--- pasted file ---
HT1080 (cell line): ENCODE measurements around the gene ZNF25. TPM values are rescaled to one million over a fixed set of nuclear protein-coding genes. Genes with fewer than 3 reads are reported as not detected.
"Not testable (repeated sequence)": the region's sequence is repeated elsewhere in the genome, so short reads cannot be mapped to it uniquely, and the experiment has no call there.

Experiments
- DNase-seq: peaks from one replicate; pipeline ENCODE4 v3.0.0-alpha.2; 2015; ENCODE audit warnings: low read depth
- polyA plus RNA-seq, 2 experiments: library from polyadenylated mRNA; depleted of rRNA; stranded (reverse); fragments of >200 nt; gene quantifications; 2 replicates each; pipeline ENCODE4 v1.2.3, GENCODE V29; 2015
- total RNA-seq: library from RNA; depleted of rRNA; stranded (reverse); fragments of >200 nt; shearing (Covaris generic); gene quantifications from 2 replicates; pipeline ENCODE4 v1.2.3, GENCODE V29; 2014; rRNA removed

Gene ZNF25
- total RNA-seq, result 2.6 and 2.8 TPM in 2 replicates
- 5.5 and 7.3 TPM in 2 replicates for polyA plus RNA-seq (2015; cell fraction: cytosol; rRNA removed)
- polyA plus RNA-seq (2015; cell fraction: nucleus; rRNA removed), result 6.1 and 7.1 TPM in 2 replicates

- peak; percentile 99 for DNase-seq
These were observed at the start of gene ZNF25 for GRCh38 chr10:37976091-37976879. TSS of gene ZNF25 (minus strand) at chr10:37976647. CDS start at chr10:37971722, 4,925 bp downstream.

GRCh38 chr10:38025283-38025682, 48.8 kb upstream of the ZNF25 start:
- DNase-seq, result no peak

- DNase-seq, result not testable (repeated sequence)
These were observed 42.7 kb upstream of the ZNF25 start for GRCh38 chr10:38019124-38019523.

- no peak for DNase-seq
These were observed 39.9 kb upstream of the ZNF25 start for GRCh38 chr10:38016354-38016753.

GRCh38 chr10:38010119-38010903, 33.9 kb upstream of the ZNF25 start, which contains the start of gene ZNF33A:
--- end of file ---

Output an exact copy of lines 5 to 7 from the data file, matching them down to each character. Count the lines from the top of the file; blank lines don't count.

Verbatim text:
- polyA plus RNA-seq, 2 experiments: library from polyadenylated mRNA; depleted of rRNA; stranded (reverse); fragments of >200 nt; gene quantifications; 2 replicates each; pipeline ENCODE4 v1.2.3, GENCODE V29; 2015
- total RNA-seq: library from RNA; depleted of rRNA; stranded (reverse); fragments of >200 nt; shearing (Covaris generic); gene quantifications from 2 replicates; pipeline ENCODE4 v1.2.3, GENCODE V29; 2014; rRNA removed

Gene ZNF25